As the New Year approaches, it is important to take time and reflect on what happened in 2015. On a national level, the nation has dealt with plane and train crashes, terrorist attacks, mass shootings and the on-going debate over same-sex marriage.
Locally, there were plenty of stories that involved those in Bell County and neighboring areas. Now it’s time to take a look back at some of the most relevant stories of 2015:
10. Country Club at stake: According to a letter to the editor by Bob Vaughn concerning the country club, the state and federal bank examiners were likely to force foreclosure on approximately 80-plus acres of property including the clubhouse. The club’s directors could not find a place to turn for a rescue, so the Middesboro City Council researched ways to potentially help the club. In the end, the club was able to acquire help from a source other than the council.
9. Mills fired as Bell coach: Bell County school officials confirmed on Dec. 5 that Bell County football coach Wayne Mills had been fired from the position. Mills, who could not be reached for comment by the Daily News, spent five years with the Bobcats and tallied a 47-16 record with the Bobcats. The team failed to pick up a regional championship during Mills’ tenure.
8. Middlesboro bingo halls push for exempt status to new smoking ban, Representatives say player numbers are declining: The smoking ban had been in effect for just over a month and local bingo halls claimed it had caused a drastic decline in the turnout. Council members asked bingo hall representatives to return to future meetings with statistics to validate their claims. Some representatives followed up at future meetings but no statistics were brought to the council and the movement stopped.
7. Smoking ban effective Monday: A city-wide smoking ban took effect in Middlesboro on Aug. 24. The measure entailed no smoking in any public buildings and a smoke-free distance of 25 feet from all entrances to businesses.
6. Recallable nickel passes: At their regular June meeting, the Middlesboro Independent Board of Education passed a resolution which would impose an additional $.05 property tax. The tax was said to be earmarked to benefit the ongoing construction efforts of the district. The packed middle school library contained concerned citizens opposed to the tax. During the weeks and months to come, alternatives to the tax were offered by those in opposition and lengthy discussions took place detailing how the tax would work. In September, the board voted to rescind the recallable nickel tax citing the concerns of the community.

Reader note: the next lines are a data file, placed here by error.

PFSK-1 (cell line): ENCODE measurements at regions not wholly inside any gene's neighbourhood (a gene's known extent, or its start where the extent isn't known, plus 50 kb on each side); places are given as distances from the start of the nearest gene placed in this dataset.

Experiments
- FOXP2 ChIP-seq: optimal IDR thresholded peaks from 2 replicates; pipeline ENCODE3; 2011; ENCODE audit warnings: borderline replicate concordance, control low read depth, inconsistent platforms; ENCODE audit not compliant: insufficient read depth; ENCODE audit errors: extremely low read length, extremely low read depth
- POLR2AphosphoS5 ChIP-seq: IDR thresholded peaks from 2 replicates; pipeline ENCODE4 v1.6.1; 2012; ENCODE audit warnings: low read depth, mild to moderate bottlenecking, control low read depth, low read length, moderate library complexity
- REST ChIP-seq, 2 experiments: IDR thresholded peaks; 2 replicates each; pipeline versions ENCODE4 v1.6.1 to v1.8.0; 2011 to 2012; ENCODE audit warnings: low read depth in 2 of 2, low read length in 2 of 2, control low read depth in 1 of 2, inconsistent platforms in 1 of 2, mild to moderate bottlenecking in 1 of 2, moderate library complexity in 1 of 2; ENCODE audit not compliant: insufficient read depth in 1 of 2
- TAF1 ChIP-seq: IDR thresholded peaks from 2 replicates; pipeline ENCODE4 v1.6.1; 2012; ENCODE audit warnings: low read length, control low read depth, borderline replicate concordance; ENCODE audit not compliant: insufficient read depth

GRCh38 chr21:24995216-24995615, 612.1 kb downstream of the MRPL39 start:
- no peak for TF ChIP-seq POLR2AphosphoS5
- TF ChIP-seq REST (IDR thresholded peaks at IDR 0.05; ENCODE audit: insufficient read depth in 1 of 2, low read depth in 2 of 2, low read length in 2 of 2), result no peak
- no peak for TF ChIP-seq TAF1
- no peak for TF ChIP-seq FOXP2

5. Justice Center shooting, Man fatally wounded inside elevator: Erik B. Barnett reportedly took his life inside the Bell County Justice Center in August following a court appearance. KSP reported Barnett was being escorted to the jail via an elevator in the basement of the Justice Center by the court bailiff when an altercation took place. The bailiff was knocked to the ground and his weapon was taken from him by Barnett. Barnett then suffered a self-inflicted gunshot wound while on the elevator.
4. Magistrate dies while in custody: Bell County Magistrate Ricky Goodin was arrested on Sept. 10 on a solicitation to commit murder charge. While in custody and just after being indicted on the solicitation and previous drug charges, Goodin was taken to the Pineville Community Hospital after reportedly having a seizure at the detention center. Goodin died while at the emergency room.
3. Bell County Magistrate arrested, charged with solicitation to commit murder: Bell County Magistrate Ricky Goodin was arrested on a solicitation to commit murder charge by Kentucky State Police in September. KSP detectives said they were made aware of threats made by Goodin to arrange for the murder of another person. Goodin was held on a $1 million cash bond.
2. KSP investigating body found in box: In early December, authorities from Wisconsin and Georgia contacted the Kentucky State Police, Post 10 office in Harlan about a homicide that occurred in Wisconsin. Troopers located the victim’s body in a box on Mountain Drive in Bell County. The investigation as to the connection to Bell County is ongoing.
1. Yes wins moist vote: The ‘moist’ vote was the talk of the town for months — with both sides rallying for their position at every opportunity. With a difference of 119 votes, the moist vote was passed. The election had been on ongoing point of contention in the community for generations, with the last effort being formally made in the 1960s when those in favor of the measure to allow alcohol to be sold in Middlesboro tried to get the city classified as ‘wet’ with no option of just going moist. The process to allow the moist vote to take place in 2015 was originally launched via petition in April but due to an error, it was voided and the process was restarted in June. Thanks to the passage of the moist vote, businesses in Middlesboro will be able to serve alcohol in 2016.
Reach Reina P. Cunningham at 606-302-9091 or on Twitter @ReinaDailyNews